"They Don't Stand for That at All" Virginia Inmates Speak Out About COVID-19 Restrictions

Apr 7, 2021

Because the risk of a deadly COVID outbreak was especially high in state prisons, and because the disease could easily spread to surrounding communities through staff, inmates and employees were among the first Virginians to get vaccine. However, nearly a third of prisoners and more than 40% of staff have refused it.  That means significant restrictions remain in place, and frustration behind bars is building.

Some prisoners fear complaining to reporters will get them in trouble with the Department of Corrections.  At a medium security prison in Chatham, Tim Wright says he’s seen inmates transferred to maximum security centers in Southside Virginia for speaking out.

“When guys stood up about COVID issues here several months ago, they transferred them instantly – straight to the mountains.," Wright says. "They do not stand for that at all.”

Still he and others were concerned enough to talk with us and to protest.  At the Fluvanna Correctional Center, Jennifer Blake joined many other women who refused to return to their cells one night when administrators withheld information, feeding inmates’ anxiety about COVID.

“They came and took two of the ladies out of here.  They didn’t tell us why.  They didn’t tell them where they were going. They just came and got them," Blake explains.  "At one point they had to confiscate our personal property, because they said it could possibly be contaminated, so we were without our clothing and various items.  They wouldn’t tell us when we were going to get it back.”

And Wright says there’s little to distract prisoners from their worries.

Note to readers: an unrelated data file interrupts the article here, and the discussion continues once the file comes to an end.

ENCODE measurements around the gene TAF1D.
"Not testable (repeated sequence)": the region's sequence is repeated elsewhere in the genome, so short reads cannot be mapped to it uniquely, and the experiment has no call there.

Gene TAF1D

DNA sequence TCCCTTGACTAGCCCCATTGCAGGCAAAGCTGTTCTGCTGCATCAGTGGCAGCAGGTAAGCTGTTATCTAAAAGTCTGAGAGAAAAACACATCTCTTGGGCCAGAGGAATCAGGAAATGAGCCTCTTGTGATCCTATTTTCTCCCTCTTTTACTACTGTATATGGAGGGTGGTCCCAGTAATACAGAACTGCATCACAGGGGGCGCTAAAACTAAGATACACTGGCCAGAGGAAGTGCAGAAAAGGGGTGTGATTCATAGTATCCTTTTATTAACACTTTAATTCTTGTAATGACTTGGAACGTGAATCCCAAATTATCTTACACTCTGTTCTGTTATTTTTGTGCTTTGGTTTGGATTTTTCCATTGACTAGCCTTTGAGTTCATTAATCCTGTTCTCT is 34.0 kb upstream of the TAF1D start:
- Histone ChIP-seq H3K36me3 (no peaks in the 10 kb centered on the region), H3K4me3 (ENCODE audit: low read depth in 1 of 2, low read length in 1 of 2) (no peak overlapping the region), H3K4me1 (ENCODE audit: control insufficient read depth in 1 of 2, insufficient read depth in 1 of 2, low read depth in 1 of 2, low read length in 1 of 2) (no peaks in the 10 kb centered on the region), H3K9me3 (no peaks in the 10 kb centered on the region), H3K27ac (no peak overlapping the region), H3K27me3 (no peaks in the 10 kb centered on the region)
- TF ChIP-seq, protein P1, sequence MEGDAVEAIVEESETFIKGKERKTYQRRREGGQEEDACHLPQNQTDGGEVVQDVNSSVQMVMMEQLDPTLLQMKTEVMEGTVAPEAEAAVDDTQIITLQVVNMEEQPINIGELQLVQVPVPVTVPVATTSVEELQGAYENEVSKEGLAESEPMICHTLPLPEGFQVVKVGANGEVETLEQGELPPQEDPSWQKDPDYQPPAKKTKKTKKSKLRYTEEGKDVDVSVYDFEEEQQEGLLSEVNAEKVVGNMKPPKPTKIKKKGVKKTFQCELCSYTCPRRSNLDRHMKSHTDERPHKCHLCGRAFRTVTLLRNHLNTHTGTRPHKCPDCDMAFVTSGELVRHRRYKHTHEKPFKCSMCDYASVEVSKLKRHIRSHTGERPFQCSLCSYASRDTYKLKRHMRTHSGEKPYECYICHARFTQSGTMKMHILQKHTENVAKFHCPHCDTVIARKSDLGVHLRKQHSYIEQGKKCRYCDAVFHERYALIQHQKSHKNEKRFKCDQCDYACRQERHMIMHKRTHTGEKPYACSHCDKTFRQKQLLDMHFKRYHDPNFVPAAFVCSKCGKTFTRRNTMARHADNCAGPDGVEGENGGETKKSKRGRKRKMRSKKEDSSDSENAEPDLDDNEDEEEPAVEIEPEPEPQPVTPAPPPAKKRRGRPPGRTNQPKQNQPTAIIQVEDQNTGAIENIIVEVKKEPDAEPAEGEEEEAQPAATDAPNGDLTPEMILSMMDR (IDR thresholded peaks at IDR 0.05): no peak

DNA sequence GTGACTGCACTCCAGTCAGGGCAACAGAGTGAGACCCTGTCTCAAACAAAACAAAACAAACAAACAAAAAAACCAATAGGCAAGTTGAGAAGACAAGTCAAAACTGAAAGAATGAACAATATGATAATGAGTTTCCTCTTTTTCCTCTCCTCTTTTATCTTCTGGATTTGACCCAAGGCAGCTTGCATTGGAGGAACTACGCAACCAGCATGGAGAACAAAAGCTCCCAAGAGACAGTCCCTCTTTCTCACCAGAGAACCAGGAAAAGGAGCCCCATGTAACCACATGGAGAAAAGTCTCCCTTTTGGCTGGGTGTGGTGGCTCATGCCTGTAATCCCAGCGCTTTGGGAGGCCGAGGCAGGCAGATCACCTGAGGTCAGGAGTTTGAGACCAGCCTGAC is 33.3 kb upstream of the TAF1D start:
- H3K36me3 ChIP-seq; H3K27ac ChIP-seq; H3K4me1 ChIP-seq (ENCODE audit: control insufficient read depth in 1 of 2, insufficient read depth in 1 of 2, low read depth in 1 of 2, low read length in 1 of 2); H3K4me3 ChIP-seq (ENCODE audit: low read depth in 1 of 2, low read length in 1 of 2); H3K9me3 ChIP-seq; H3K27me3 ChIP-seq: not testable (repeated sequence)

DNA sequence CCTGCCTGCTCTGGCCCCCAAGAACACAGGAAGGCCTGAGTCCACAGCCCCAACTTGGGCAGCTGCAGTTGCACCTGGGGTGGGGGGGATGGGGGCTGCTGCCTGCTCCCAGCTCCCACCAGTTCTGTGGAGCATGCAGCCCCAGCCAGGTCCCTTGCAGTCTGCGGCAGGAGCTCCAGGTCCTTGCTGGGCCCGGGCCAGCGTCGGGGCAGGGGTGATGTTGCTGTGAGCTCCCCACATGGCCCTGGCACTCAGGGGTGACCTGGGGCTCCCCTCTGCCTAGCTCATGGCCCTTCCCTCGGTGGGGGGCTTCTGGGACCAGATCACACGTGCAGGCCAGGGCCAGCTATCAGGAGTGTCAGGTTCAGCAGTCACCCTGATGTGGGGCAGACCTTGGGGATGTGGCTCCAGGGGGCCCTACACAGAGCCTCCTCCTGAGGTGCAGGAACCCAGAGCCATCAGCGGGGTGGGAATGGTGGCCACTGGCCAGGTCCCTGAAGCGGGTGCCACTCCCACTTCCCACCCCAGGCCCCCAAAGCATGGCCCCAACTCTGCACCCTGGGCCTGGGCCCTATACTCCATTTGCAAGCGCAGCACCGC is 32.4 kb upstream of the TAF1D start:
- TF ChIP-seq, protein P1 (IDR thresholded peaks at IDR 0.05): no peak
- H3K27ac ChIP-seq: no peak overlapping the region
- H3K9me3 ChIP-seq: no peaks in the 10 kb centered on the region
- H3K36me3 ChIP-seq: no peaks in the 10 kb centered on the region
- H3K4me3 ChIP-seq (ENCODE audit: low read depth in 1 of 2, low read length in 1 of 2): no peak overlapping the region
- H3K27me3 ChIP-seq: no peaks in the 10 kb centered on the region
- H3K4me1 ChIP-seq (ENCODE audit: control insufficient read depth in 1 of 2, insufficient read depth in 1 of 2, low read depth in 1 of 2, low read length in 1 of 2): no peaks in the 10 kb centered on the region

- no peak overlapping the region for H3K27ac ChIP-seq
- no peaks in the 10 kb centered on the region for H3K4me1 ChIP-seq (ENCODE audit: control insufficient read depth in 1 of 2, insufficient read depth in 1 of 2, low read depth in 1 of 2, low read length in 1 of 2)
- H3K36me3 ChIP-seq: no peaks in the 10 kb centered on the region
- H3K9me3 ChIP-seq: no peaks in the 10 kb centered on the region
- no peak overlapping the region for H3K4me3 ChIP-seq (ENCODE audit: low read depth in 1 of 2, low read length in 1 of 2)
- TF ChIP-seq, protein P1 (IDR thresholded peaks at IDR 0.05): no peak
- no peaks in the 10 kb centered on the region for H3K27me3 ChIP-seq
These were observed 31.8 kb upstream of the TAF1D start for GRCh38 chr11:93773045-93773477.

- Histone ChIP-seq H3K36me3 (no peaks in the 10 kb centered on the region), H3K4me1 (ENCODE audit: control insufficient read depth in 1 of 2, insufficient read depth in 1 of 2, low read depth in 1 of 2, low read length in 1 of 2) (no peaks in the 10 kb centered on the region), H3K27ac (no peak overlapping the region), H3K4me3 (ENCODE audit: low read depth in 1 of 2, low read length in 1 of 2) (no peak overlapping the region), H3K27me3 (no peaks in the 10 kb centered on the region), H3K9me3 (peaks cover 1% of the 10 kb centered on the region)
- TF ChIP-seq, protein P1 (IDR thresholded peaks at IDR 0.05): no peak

“Vocational programs, GED programs -– none of that is happening.  It’s all on hold,” he says.

Visits from the outside are canceled.  So are church services, and libraries are closed.

“Inmates can no longer access the law library in person," Wright says. "They had to submit their requests to the law library for any legal material they needed, but you don’t know what case you need, what rules you’re trying to look up until you have access to the research mechanism of Lexis-Nexis.”

The medical staff has been stretched to care for COVID patients, and Blake says inmates can’t eat in the cafeteria.

“We haven’t had a hot meal since this started," she says. "The kitchen has to send all the meals to the buildings, so by the time they make it to us they’re never hot.”

She claims prisoners who want to help prevent the spread of COVID get no cooperation from management.

“We have a court order in place that says that we are supposed to disinfect our areas every two hours, and they will not give us the supplies to do that," explains Blake.  "Our unit manager told us that the disposable cleaning cloths are supposed to actually be washed out and used again.”

It’s frustrating, she says, because no one is keeping watch over prison guards and administrators.

“They do what they want.  If they agree with it, they do it," she adds.  "If it’s a hassle they don’t, and no one enforces it.”

READ MORE: The State of COVID-19 in Virginia's Prisons

Tom Rose echoes that complaint from the River North Correctional Center where he reports being attacked by a white supremacist.

“He was mentally disturbed to be honest with you and talking out of his mind.  He said he was hearing voices," says Rose.  "Out of nowhere he picked up a 55-gallon trash can and threw it at me.”

Rose recalls ducking, then tackling the man, at which point he claims three white officers used mace, rubber bullets, handcuffs and a guard dog to subdue Rose.

“I have 40 lacerations on my leg.  You know you get a dog thrown on you, or you get your behind whipped, or if you go to special housing unit they’ll come by there and give you a tray with nothing in the tray," he says.  "These are the things that one encounters while they’re in here.” 

When staff reviewed a security video, Rose says they realized he was not the aggressor and apologized, but he’s now suing them and the state in federal district court. The pandemic, he says, has made the problems of racism and poor oversight in Virginia prisons even worse. 

We offered the Department of Corrections a chance to talk about these concerns but officials did not respond.

This report, provided by Virginia Public Radio, was made possible with support from the Virginia Education Association.